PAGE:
The Microfinance Support Centre failed to absorb a total of shs21.2 billion of the Emyooga grant in financial year 2021/2022, according to a report by the Auditor General.
In his report to Parliament, the Auditor General observed that shs100 billion was meant for SACCOs under the Emyooga programme but only shs78.8 billion was disbursed.
In a meeting with officials from the Microfinance Support Centre (MSC), legislators on the Public Accounts Committee on Commissions, Statutory Authorities and State Enterprises (COSASE), queried the way the funds were absorbed.
Roland Ndyomugenyi, MP for Rukiga County, asked officials from MSC to explain why they failed to fully absorb the money yet it was budgeted for.
“The moment you make a budget and Parliament appropriates the money, you are sure that you are going to spend that money. Failure to spend that money means you are limiting other sectors who want an opportunity to do service delivery,” said Ndyomugenyi.
Meanwhile Muwada Nkunyingi, the Kyadondo County East legislator, said there has been delayed support to SACCOs including registration, which has limited their timely access to funds.
“The process of identifying beneficiaries especially the Emyooga SACCOs appeared to be bureaucratic. The money came and communities were excited that they would receive the funds but now they are hearing that you took back the money,” Nkunyingi said.
Nkunyingi added that failure of MSC staff to follow due diligence in loan disbursement indicated that incompetent loans officers were employed.
He tasked the MSC officials to detail the efforts put in place to ensure that the intended beneficiaries receive the funding.
Hellen Masika, the Deputy Executive Director at the Microfinance Support Centre attributed incomplete absorption of Emyooga funds to the winding verification process.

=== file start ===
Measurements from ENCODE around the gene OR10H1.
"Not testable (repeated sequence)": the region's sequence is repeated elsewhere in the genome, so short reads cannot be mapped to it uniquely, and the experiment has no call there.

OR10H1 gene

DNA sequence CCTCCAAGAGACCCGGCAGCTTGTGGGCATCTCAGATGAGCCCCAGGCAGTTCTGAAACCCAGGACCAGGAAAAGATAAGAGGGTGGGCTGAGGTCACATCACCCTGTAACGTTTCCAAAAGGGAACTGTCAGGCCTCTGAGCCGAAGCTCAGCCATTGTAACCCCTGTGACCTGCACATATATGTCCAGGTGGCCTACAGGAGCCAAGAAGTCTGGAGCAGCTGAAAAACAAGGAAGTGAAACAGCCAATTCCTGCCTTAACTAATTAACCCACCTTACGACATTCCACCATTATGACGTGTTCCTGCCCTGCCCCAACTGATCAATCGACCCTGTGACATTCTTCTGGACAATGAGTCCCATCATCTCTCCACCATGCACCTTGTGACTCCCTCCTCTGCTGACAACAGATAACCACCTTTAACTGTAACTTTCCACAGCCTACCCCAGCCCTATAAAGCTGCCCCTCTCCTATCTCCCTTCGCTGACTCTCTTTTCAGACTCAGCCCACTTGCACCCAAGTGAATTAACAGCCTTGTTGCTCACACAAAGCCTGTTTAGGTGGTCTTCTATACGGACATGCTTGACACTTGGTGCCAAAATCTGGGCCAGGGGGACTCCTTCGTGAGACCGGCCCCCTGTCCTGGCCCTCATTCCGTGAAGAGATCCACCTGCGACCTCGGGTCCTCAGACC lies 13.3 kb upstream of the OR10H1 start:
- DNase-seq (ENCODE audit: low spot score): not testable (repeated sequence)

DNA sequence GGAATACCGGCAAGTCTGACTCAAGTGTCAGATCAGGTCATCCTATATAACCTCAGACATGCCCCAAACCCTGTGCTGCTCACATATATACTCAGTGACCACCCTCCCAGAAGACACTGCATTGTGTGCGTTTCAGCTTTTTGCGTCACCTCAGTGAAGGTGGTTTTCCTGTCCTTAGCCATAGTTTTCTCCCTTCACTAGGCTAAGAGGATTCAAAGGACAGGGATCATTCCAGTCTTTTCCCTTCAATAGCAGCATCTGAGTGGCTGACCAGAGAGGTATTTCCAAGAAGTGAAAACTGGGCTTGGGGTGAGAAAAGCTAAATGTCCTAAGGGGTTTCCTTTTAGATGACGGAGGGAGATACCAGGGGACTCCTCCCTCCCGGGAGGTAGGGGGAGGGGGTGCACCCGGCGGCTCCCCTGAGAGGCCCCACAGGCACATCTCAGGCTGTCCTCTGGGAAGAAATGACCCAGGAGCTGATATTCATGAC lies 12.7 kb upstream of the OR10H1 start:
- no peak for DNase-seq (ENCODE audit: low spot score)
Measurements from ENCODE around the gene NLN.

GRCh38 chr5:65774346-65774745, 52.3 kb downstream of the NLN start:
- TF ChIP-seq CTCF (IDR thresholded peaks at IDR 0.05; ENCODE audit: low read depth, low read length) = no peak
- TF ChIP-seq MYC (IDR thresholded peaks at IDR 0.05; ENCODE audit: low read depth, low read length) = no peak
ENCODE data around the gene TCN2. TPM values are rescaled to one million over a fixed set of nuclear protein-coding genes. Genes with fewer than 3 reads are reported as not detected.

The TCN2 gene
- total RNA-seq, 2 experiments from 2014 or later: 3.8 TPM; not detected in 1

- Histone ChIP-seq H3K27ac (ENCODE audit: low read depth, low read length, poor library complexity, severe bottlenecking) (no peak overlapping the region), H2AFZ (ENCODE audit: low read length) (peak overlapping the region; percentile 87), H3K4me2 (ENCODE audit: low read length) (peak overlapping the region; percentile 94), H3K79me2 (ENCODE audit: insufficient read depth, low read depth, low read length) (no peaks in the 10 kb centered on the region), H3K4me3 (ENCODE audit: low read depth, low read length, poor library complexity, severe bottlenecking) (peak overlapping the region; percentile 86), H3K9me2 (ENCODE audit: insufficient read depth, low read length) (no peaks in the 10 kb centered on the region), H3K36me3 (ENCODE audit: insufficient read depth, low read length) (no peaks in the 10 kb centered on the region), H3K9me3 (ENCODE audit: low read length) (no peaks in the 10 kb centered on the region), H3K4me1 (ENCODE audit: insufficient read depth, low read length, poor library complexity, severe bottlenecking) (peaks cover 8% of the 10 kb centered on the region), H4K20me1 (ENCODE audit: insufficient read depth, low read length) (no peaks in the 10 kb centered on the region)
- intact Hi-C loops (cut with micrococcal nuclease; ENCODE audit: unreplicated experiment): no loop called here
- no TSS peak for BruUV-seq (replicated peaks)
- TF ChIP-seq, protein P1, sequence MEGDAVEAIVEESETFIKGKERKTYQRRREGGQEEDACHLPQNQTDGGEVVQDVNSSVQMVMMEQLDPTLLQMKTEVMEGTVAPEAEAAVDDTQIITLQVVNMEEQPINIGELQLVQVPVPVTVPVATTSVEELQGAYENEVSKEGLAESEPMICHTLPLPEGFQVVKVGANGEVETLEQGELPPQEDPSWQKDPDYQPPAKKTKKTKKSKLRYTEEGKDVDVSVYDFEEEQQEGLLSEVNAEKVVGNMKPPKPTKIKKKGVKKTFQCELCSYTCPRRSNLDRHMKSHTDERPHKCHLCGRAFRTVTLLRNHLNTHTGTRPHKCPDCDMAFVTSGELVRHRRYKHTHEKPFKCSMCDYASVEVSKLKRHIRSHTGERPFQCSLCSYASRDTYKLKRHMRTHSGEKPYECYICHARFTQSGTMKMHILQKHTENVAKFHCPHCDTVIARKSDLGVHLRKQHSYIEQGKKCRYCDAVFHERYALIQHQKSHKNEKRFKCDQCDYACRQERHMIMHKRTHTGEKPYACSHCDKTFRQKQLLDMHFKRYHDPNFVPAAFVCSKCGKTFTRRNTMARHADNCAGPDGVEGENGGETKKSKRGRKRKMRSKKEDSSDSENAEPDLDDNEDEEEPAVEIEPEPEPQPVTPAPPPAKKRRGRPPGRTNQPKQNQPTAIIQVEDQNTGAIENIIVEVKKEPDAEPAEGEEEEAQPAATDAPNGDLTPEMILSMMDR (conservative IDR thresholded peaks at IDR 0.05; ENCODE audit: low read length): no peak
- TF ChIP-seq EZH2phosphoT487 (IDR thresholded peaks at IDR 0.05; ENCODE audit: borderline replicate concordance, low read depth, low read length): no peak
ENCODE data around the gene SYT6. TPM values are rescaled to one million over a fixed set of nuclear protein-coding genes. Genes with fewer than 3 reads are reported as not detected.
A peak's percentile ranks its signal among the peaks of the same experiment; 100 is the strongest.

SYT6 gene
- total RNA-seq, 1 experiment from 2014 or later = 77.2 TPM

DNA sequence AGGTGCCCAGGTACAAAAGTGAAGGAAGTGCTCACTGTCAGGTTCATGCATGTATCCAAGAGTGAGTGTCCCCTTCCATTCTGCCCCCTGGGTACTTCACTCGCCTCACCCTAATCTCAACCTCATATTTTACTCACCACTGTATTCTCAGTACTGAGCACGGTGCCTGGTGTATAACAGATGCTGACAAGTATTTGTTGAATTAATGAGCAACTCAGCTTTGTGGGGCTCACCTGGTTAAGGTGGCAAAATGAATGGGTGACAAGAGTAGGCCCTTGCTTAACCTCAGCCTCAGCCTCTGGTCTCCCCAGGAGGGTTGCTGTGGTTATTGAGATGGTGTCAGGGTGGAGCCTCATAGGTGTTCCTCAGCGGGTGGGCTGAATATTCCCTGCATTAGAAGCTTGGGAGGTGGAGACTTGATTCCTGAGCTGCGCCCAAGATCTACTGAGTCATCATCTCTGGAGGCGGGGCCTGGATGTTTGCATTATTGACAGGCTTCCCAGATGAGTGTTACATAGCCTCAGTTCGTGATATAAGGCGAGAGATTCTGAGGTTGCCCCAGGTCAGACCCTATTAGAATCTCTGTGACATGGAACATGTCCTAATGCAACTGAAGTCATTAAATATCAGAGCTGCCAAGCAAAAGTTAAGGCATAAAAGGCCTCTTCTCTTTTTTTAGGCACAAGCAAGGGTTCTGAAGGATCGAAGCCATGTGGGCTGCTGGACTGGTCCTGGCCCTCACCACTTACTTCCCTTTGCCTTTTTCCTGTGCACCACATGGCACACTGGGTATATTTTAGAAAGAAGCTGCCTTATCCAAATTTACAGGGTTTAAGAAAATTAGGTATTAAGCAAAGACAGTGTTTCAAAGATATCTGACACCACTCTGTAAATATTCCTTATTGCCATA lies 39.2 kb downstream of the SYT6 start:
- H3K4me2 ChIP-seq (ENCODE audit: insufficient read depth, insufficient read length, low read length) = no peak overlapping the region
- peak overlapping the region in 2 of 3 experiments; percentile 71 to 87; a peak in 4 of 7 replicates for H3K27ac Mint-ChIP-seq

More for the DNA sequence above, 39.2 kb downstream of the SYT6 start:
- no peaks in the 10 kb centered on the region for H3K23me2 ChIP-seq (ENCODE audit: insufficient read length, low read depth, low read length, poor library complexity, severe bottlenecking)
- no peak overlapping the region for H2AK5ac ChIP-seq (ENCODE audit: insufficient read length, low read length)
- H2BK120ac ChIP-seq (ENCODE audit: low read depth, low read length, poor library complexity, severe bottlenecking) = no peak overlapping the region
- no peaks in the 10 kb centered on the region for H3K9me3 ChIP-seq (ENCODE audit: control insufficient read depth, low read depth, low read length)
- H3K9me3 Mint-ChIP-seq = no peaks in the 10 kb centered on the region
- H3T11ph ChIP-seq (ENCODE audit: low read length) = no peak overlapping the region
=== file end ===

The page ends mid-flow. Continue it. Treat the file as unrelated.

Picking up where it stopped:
“This money was not supposed to be touched because it was committed for SACCOs that had certificates of registration. However, the process of verification delayed their access to the funds,” Masika said.
The Committee Chairperson, Hon. Joel Ssenyonyi also put the MSC officials to task over the disbursement of four loans worth shs4.1 billion that was done without proper loan appraisals.
“Without a loan appraisal, there should be no recommendation for one to get a loan. On what basis was this money given because we are beginning to think that either there are untouchable people or your staff members got this money somehow?” said Ssenyonyi.
According to the Auditor General, MSC did not give due attention to assessment of the financial performance of SACCOs that applied for loans in the year under scrutiny.
His report indicates that a total of shs3.7 billion in loans was disbursed to clients who lacked vital documents, whereas shs1.3 billion was advanced to clients without collateral.
Masika said loans were paid out without adequate appraisals due to recruitment of staff at different levels who have varying levels of experience.
“When we are referring staff to zones, there are those who are very experienced and those who are new and are learning. But through continuous training, this weakness has been improved as of today,” she added.
Nathan Itungo the Kashari South County MP alluded to section 4.5 of the Microfinance Support Centre Credit and Operations Manual 2017 that provides for areas of focus during the loan due diligence process, including security for collateral to be offered.
“This is a law that is within your section. Your explanation that there are new loans officers who cannot follow the law does not hold anything. Whoever comes into the organisation should follow the manual,” Itungo said.
Nwoya District Woman Representative, Judith Achan said there was likely to be fraud and connivance at MSC which facilitated the irregular loan disbursements.